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So Why Does the 12V Battery Die?

Discussion in 'Model 3' started by snakeopus121, Feb 14, 2018.

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  1. snakeopus121

    snakeopus121 Banned

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    In an ICE car - the 12V battery has two functions: a) power the vehicle control system/audio/etc; b) Physically turn the engine crankshaft at startup. The latter by far takes the most energy, albeit just for a brief period each trip --- however 99% of the times an ICE needs to be "jumped," the systems associated to "function a)" still operate ---- the radio and lights still work but not enough juice to turn the engine.

    In a Tesla/EV --- the 12V battery only performs "function a)" ---- it only powers the computer systems/radio/etc, and obviously has a huge and constant source to charge off of......

    I think it is safe to assume the draw on the 12V system is greater than its recharge rate ---- maybe all the OTA updates, uploading/downloading, etc --- basically the energy consumed computing "stuff" is draining the battery faster than it can be recharged ---- perhaps only is recharged when the car is actually in motion/driving?

    I'm puzzled to say the least ----- Tesla/EVs have two batteries: the huge traction battery and the typical 12V ---- and the latter can die while the former is fine.....
     
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  2. dhanson865

    dhanson865 Active Member

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    It's technically hard to tell the true health and charge level of a 12v battery. If you over charge it or let it get too hot it shortens it's life (and may vent gases that aren't safe to breathe). If you undercharge it, it shortens it's life.

    Engineers pride themselves of doing better than the last guy on monitoring, charging, desulfating, and such on 12v systems but it's essentially a losing battle. It's a consumable that is nearly impossible to take care of perfectly and it will fail sooner or later.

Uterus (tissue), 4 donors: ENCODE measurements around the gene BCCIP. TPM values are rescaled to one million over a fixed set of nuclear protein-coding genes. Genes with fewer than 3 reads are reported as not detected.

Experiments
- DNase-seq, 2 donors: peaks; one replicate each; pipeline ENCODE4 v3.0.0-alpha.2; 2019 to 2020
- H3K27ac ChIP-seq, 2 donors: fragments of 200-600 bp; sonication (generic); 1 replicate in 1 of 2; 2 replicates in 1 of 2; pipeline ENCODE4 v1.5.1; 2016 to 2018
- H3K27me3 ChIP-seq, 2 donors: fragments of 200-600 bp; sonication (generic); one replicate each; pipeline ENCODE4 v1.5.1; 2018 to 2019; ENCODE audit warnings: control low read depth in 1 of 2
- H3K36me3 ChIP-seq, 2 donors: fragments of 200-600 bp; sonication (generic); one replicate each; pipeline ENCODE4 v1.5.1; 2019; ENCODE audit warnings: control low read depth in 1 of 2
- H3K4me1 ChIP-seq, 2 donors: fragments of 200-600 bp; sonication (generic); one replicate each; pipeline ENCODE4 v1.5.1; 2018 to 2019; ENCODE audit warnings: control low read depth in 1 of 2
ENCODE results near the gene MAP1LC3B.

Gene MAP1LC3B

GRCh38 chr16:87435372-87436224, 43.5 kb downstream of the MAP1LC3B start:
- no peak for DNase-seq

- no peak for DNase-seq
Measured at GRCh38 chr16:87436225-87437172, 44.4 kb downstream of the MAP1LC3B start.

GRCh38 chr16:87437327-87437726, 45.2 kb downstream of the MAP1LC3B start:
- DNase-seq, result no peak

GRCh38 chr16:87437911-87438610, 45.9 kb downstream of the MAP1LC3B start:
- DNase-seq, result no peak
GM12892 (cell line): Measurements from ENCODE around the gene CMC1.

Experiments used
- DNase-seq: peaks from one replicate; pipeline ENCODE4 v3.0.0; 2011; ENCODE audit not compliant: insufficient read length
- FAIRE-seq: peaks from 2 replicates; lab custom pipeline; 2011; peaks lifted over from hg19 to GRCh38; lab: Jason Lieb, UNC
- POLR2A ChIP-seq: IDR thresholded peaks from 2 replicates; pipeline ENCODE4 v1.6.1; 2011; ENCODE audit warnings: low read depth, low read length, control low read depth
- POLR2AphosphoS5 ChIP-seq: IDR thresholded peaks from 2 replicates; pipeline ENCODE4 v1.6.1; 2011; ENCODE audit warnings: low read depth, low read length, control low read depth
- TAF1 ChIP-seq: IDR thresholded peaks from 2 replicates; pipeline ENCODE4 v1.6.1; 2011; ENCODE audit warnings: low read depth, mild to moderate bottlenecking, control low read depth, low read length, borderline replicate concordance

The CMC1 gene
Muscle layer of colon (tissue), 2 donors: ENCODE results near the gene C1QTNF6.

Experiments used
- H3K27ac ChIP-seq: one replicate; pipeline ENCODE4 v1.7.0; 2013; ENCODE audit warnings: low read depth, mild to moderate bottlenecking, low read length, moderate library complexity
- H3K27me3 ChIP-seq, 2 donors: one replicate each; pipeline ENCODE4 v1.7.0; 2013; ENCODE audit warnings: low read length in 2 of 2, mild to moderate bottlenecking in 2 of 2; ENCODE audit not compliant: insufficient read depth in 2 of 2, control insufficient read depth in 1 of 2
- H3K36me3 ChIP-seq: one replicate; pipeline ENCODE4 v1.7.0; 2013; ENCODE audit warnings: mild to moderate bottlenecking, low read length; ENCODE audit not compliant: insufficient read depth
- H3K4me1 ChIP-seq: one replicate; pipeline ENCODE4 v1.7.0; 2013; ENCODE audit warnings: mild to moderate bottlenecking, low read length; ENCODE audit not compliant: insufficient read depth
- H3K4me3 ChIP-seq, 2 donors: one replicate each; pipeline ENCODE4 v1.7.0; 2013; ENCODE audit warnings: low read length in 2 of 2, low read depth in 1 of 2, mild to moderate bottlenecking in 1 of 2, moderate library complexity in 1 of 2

EVs aren't really much harder on the 12v than ICE, you just don't have the same early warning as it starts to die since you don't have starter drag on an EV.
     
  3. animorph

    animorph Active Member

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    Tesla used to put a lot of cycles on the 12V battery. They charged it from the HV battery then let it run down and then charged it back up, over and over. With a fairly significant load even when the car was "off". That doesn't seem easy on the battery.

    The newer cars have something I guess is closer to a trickle charger and should be easier on the 12V battery.
     
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  4. snakeopus121

    snakeopus121 Banned

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    #4 snakeopus121, Feb 14, 2018
    Last edited: Feb 14, 2018
    You say Tesla put a lot of cycles on the 12V battery --- what is drawing the current, necessitating the cycles???

    ICE systems have to be harsher on the 12V battery with the physical cranking of the engine --- these 12V batteries are robust, their designed has lasted the test of time.

    Not sure of the newest cars (late 2010's) ---- but I know at some point before the 80's --- they figured out a simple yet incredibly effective 12V battery charging system --- attached is the diagram for a 1982 Honda Helix scooter ---- no different functionally than an ICE

    The rectifier controls the battery charging --- the alternator is literally copper coils mounted to the engine driveshaft --- when the engine is running it is generating alternating electrical current --- the rectifier, which is completely electrostatic - no programming, controls the direct electrical current charging of the 12V battery.

    I can personally report that the 12V battery on my 1982 Honda Helix lasted well over 10 years --- and it didn't fail - at some point the engine sounded like it was struggling a little bit to start so I rode to Autozone to get analyzed -- they suggested replacing, which I did.

    These battery driven 12V systems have existed on ICE engines(cars, boats, motorcycles, high end lawn mowers, etc) for many, many decades
     

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  5. snakeopus121

    snakeopus121 Banned

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    Just to clarify -- I'm only discussing this issue bc it obviously has carried into the Model 3, and is an immobilizing problem. Just want to understand the nature of the problem.

    I'm a mainstream car buyer --- only have owned one car at time, and have never bought a new car in my life. These things matter. My car is directly linked to my ability to earn money; I have to be 99.9% sure it will take me to work every weekday morning.

    The moderators can attest (if they have access to this data) --- I have been a daily visitor to this forum for over 4 years now, I'm a huge fan --- the Model 3 is the first Tesla I could conceivably purchase (hence why I've never posted until recently)